Dynamic stereometry

The biomechanical characteristics of the TJR were assessed by means of dynamic stereometry. This non-invasive method consists of a combination of three-dimensional (3D) imaging and jaw tracking and provides an indirect insight into the patient’s TMJ movements in real time. For the purpose of this study, coronal X-ray image stacks with 0.4 mm × 0.4 mm × 0.4 mm voxels were obtained using a digital volume tomography (DVT) scanner (KaVo 3D eXam 1; KaVo GmbH, Leutkirch, Germany) with the patient biting into a reference custom-made occlusal splint. The basic technique of dynamic stereometry and its characteristics have been described previously.

Experimental procedure

At the first appointment, a 3D scanner (TRIOS; 3Shape, Copenhagen, Denmark) was used to acquire digital models of the patient’s dental arches. Based on the scans, two custom-made splints were designed (Rhino 5; Robert McNeel & Associates, Seattle WA, USA; www.rhino3d.com ) and printed with a 3D printer (Objet Eden 260V; Stratasys, Eden Prairie, MN, USA). At the second appointment, the splints were rigidly attached to the patient’s upper and lower frontal teeth using a dental compomer (Twinky Star; VOCO GmbH, Cuxhaven, Germany) without etching or bonding the tooth surfaces. The splints were placed so that they did not interfere with each other or with the patient’s occlusion in order to avoid any disturbances in performing movements during the recording. The patient was instructed to perform the movements of opening and closing the mouth, protrusion, and laterotrusion to the right and left. Each movement was recorded three times.

Data analysis and statistics

The lateral and medial condylar poles and the mid-point of the main condylar axis (MP) were determined using 3D visualization software for medical images (Amira v. 6; FEI, Hillsboro, OR, USA). Trajectories of the MP were calculated for each motion recording. Vectors were then computed between the resting position (RP, vector origin) and the maximum excursion point (ME, vector tip). The x and y axes were aligned to the sagittal plane, with x and z axes aligned to the Camper plane. The x coordinates increased ventrally, y cranially, and z to the patient’s right side. When comparing vector components, the right joints were mirrored so that the z component always increased in the medial direction.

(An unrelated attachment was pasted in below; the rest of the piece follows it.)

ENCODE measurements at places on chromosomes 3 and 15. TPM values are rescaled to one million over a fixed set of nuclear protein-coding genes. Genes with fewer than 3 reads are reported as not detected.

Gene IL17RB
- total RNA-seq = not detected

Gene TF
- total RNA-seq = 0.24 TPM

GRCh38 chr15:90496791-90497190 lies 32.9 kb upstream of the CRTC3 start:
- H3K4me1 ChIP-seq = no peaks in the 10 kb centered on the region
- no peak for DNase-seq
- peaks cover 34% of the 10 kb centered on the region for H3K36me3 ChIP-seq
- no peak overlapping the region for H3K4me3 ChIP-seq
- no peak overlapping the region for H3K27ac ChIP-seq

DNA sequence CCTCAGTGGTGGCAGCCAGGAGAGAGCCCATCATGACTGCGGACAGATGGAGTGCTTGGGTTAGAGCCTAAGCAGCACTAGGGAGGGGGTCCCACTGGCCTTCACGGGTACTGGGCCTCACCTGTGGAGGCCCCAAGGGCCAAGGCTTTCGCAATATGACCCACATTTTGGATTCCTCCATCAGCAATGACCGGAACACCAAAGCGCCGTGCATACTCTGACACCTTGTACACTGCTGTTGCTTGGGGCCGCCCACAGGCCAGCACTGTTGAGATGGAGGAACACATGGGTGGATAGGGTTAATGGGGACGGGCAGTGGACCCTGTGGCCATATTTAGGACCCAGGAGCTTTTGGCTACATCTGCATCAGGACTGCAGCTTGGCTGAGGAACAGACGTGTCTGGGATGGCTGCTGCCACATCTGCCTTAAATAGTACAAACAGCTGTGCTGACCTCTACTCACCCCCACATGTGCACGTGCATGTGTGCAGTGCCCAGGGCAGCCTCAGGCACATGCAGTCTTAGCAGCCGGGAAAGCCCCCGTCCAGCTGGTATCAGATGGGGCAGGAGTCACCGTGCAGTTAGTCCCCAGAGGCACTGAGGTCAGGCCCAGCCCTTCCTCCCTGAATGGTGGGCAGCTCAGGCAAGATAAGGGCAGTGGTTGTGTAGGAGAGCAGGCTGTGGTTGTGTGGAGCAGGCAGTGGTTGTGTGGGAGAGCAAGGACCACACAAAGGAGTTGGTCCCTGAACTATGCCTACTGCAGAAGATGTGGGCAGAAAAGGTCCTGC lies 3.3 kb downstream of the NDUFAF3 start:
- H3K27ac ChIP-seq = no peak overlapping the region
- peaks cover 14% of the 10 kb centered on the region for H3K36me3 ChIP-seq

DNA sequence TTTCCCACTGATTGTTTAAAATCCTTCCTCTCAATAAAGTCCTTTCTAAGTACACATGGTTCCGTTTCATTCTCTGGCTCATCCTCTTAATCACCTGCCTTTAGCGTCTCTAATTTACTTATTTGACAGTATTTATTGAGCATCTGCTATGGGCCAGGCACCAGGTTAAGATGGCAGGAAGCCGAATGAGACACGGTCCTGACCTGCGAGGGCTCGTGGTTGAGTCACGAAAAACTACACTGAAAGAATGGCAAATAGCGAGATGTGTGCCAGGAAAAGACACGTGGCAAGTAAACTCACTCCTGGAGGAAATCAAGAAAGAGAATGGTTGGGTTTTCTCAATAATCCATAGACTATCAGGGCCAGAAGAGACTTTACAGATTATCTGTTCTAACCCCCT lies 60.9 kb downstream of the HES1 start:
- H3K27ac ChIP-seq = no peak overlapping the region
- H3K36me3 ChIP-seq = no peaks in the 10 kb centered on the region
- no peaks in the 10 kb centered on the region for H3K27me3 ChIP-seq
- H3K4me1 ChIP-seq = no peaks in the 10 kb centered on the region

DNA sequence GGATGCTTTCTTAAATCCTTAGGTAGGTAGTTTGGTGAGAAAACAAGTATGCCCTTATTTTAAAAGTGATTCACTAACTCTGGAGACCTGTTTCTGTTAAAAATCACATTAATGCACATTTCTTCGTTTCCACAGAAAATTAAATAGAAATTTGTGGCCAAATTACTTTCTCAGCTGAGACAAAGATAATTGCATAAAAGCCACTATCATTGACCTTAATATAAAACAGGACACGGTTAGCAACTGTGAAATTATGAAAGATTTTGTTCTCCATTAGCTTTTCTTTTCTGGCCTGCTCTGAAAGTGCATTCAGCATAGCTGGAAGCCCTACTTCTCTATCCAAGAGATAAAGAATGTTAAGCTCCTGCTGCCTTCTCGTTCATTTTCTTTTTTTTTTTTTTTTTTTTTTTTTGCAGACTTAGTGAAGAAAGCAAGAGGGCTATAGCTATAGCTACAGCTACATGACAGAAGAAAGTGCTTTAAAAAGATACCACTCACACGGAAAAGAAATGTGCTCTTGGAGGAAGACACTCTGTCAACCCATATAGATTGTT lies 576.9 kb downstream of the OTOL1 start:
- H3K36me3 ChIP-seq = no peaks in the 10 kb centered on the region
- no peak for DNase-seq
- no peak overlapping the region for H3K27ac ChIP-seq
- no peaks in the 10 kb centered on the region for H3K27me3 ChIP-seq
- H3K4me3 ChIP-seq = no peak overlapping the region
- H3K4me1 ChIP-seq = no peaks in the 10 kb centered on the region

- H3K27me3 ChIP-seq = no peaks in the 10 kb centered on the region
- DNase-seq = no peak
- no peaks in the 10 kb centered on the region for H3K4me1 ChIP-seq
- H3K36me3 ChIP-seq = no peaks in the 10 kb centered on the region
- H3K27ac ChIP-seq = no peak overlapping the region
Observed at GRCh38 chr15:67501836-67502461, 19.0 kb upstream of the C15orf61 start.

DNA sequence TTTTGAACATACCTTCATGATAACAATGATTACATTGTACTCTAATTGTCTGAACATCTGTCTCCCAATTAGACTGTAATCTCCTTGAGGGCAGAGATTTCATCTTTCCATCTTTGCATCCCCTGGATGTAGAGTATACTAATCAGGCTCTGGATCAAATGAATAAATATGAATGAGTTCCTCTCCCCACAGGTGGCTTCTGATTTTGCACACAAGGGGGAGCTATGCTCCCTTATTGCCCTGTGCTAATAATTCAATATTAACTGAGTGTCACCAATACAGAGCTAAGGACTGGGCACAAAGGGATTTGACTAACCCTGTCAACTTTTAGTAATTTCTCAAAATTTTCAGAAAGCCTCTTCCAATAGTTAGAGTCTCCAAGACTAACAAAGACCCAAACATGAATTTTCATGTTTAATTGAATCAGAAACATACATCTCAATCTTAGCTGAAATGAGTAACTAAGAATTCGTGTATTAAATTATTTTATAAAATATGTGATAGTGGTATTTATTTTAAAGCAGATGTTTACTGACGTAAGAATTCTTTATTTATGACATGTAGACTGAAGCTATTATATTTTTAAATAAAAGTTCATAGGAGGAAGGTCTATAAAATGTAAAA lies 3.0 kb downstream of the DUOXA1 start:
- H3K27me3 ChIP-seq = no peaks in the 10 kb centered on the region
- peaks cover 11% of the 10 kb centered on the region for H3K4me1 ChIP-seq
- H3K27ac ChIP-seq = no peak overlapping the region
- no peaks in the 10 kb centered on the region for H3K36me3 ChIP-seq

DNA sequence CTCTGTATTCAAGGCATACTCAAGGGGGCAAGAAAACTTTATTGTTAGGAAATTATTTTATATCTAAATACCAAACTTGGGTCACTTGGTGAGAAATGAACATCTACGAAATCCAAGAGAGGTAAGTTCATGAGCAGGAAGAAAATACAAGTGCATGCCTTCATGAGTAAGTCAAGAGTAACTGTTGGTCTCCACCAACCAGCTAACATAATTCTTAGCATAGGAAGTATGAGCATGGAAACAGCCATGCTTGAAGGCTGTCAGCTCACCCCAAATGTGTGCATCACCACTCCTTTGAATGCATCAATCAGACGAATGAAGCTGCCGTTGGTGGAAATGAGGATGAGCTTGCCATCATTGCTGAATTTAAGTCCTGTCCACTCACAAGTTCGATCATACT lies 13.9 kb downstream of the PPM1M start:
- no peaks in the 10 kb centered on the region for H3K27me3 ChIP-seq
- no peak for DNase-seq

The statistical analysis was performed using IBM SPSS Statistics version 23 software (IBM Corp., Armonk, NY, USA). Mann–Whitney tests were applied to the averages of the repetitions to determine the differences for each variable between the study groups. The level of significance was set at α = 0.05.

Results

Contact data of 30 patients were collected from the participating centres. Fifteen of these patients eventually participated in the study. Figure 1 shows the recruitment flow. The reported indications for TJR surgery were severe degenerative joint disease with compromised TMJ function, failed primary therapy after TMJ trauma, TMJ ankylosis, condylar resorption, pigmented villonodular TMJ synovitis, and mandibular keratocyst extending to the TMJ. The TMJ prostheses used were from different manufacturers (Rotec, Weisendorf, Germany; TMJ Concepts, Inc., Ventura, CA, USA; Biomet, Jacksonville, FL, USA). The control group consisted of 15 healthy subjects.

Fig. 1
Recruitment flow chart.

Table 1 presents the demographic and baseline characteristics of the two groups. The mean age of subjects in the patient group was 52 years (range 24–72 years) and in the control group was 28 years (range 24–56 years). The mean age at the time of surgery was 47 years (range 21–66 years), and the mean interval from operation to study examination was 4.8 years (range 0.7–9.2 years).

Table 1
Demographic and baseline characteristics. a